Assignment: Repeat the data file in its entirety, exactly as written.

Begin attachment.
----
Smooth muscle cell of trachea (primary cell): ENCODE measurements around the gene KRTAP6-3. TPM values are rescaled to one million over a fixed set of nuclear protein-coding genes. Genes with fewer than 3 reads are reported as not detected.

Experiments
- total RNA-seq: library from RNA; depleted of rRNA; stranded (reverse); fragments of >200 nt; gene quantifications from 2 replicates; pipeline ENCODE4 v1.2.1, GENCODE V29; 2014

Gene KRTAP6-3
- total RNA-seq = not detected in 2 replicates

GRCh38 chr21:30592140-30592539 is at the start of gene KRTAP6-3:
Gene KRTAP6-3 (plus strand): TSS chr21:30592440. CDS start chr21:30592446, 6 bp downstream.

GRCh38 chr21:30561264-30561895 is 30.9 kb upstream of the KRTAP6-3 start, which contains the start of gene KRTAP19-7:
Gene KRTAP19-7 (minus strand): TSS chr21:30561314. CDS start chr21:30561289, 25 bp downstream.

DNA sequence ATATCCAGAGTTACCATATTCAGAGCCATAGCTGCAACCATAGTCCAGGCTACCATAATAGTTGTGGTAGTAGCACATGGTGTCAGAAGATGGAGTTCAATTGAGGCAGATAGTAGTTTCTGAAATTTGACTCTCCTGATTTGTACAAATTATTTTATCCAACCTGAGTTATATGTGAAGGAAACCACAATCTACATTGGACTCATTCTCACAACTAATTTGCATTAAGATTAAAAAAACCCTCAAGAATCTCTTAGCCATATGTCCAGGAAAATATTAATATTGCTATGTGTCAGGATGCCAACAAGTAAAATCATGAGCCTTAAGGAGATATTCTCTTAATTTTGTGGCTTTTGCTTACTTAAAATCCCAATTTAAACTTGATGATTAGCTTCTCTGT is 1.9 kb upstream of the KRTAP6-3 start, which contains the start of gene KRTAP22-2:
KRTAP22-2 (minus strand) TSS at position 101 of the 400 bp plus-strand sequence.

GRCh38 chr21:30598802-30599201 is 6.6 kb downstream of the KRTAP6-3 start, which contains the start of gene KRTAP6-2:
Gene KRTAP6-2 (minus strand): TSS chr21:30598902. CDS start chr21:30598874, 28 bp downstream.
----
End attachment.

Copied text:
Smooth muscle cell of trachea (primary cell): ENCODE measurements around the gene KRTAP6-3. TPM values are rescaled to one million over a fixed set of nuclear protein-coding genes. Genes with fewer than 3 reads are reported as not detected.

Experiments
- total RNA-seq: library from RNA; depleted of rRNA; stranded (reverse); fragments of >200 nt; gene quantifications from 2 replicates; pipeline ENCODE4 v1.2.1, GENCODE V29; 2014

Gene KRTAP6-3
- total RNA-seq = not detected in 2 replicates

GRCh38 chr21:30592140-30592539 is at the start of gene KRTAP6-3:
Gene KRTAP6-3 (plus strand): TSS chr21:30592440. CDS start chr21:30592446, 6 bp downstream.

GRCh38 chr21:30561264-30561895 is 30.9 kb upstream of the KRTAP6-3 start, which contains the start of gene KRTAP19-7:
Gene KRTAP19-7 (minus strand): TSS chr21:30561314. CDS start chr21:30561289, 25 bp downstream.

DNA sequence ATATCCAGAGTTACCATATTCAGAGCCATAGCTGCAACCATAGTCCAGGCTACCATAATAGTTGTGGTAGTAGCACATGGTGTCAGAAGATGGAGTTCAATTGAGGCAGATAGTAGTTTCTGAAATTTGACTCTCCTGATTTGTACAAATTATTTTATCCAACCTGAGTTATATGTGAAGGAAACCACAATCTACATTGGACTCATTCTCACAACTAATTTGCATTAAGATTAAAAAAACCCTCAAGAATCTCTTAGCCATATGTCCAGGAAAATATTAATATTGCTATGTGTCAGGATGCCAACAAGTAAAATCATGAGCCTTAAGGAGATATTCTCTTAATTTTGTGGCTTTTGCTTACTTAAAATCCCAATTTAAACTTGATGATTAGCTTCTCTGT is 1.9 kb upstream of the KRTAP6-3 start, which contains the start of gene KRTAP22-2:
KRTAP22-2 (minus strand) TSS at position 101 of the 400 bp plus-strand sequence.

GRCh38 chr21:30598802-30599201 is 6.6 kb downstream of the KRTAP6-3 start, which contains the start of gene KRTAP6-2:
Gene KRTAP6-2 (minus strand): TSS chr21:30598902. CDS start chr21:30598874, 28 bp downstream.